Fixing the Talus ColdAvenger

Feel free to skip the adulation and bitching, and head straight to fixing the fogging.

I’ve been using the Talus ColdAvenger for about two years now, and it’s been a bittersweet relationship. You know those write-ups after trips where people go through gear that worked, and gear that didn’t work? The ColdAvenger is Schrödinger’s cat for those lists, it both works and doesn’t work. In Winter it’s something I consistently use and rely on, and yet it regularly annoys the shit out of me.

You can see both parts of the USA made ‘Expedition balaclava’ above, the ridiculously large balaclava (90 g), and attached to it by velcro wings, the face mask with polyurethane ventilator (50 g).

It doesn’t have so many decent competitors, although the insane helmet/goggles/face mask/Stormtrooper getup from Ruroc stands out. The ColdAvenger has its kinky surgical rubber, air warming and moistening niche pretty much to itself.

The good points about the mask are that it does everything it claims to. When sitting on your face, moist and tight like a facehugger from ‘Aliens’, it doesn’t matter if the temperature is -10 °C, or -30 °C, you get to breath comfortably and easily as your exhalations warm and moisten the incoming air. There is an adjustable ventilator in the facemask that can be rotated to change the amount of outside air that comes in, although it’s something I’ve never played with. Even when boot packing up steep snow-covered hills, with burning lungs gasping for air, the mask feels open and easy to breath through. It gets wet and drippy, but mostly on the rubber part itself, so it’s not as disgustingly soggy as you might think.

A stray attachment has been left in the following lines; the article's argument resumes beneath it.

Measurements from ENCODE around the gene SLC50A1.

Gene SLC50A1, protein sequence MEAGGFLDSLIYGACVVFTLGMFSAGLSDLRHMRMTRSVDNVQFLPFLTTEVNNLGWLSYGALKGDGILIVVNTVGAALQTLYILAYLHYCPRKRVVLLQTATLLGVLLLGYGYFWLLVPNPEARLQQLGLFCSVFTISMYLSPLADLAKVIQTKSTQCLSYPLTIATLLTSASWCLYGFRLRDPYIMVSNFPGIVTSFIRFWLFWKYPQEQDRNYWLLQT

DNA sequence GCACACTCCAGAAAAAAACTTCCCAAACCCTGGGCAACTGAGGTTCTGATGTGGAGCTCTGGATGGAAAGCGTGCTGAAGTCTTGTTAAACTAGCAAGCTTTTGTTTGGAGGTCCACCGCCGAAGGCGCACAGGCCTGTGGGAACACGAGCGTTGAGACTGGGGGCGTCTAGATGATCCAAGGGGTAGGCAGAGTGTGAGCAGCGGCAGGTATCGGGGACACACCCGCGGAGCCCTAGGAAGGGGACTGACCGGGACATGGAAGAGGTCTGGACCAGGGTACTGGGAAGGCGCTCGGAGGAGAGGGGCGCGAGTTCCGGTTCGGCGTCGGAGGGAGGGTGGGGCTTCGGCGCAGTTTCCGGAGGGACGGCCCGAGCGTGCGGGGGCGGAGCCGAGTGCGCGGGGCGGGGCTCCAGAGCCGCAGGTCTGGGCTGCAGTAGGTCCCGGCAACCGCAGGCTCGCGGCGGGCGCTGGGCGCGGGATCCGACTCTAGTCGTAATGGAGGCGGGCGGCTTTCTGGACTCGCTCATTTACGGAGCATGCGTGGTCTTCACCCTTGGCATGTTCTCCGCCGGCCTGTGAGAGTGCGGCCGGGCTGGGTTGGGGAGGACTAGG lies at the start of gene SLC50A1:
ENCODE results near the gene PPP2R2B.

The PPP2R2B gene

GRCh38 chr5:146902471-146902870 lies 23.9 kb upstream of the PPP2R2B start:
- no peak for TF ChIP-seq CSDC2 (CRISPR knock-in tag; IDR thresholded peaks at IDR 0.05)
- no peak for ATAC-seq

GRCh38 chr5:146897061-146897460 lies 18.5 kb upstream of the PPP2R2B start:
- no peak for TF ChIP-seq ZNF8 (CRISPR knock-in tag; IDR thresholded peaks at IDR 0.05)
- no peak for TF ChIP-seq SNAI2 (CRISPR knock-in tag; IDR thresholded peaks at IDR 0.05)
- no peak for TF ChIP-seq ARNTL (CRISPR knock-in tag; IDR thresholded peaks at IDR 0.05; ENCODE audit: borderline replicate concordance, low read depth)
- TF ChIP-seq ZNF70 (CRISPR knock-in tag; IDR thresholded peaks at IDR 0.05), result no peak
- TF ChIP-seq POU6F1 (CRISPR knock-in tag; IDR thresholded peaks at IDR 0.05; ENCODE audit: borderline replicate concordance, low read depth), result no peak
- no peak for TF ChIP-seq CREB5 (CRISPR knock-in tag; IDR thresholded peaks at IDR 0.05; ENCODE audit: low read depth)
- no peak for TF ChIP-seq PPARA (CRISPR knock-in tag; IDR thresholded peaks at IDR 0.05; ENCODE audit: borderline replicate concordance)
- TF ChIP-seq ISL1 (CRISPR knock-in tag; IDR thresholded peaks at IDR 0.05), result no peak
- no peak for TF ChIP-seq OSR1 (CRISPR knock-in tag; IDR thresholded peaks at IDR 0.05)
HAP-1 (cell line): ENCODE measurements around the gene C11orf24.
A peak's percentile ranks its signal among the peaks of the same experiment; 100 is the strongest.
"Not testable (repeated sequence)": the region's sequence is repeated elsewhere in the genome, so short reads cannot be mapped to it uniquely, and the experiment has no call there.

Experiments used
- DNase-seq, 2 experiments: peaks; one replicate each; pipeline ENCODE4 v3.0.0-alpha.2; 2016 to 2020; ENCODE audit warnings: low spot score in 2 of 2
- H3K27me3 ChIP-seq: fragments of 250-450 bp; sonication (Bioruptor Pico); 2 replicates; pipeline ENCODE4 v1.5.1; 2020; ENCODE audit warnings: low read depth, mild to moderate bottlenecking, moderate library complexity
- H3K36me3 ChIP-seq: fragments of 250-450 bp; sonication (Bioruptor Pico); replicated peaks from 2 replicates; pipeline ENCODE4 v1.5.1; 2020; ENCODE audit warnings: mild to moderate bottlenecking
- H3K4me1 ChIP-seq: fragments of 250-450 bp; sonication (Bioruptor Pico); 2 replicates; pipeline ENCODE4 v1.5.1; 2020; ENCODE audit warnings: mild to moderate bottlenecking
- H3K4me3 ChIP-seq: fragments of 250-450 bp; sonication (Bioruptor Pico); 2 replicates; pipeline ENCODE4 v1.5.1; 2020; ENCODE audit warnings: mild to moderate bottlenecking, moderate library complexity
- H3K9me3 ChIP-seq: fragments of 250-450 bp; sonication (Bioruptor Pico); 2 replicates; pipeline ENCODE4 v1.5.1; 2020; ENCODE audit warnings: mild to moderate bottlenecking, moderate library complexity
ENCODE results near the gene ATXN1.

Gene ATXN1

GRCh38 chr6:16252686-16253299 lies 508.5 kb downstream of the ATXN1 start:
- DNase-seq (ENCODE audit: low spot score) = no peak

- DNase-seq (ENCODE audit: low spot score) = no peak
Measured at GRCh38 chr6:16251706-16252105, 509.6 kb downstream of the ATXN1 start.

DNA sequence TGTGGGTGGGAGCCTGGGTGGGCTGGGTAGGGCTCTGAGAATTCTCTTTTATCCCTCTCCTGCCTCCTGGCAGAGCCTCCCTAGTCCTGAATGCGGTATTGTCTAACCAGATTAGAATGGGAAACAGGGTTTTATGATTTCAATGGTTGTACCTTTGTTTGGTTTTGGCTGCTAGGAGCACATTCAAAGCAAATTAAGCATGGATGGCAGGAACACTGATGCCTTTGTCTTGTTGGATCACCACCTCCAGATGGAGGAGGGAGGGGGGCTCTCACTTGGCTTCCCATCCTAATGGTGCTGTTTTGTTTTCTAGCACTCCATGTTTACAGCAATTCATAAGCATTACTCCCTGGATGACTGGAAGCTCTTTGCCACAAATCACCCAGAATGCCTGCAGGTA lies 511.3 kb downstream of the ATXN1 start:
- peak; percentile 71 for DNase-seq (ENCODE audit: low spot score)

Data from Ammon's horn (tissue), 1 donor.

The softshell balaclava keeps your head warm, and is windproof enough that you rarely feel a draught. It has a long flowing neck that can sit snugly under your jacket. Velcro is something I try to avoid (short lifespan, easily clogged with hair and dirt, annoyingly catch on other gear and rip it up, etc), the velcro attachments to fix the mask to the balaclava work pretty well though. Together with the usual winter gear (base layers and insulated jacket/mittens), the ColdAvenger with some goggles forms a perfect cocoon around you. It feels a little like being in a biohazard suit, safe and armored against the outer environment. It’s nice to be able to just lounge around in killer weather without a care in the world, and without getting horrible dry skin that really cold air always brings.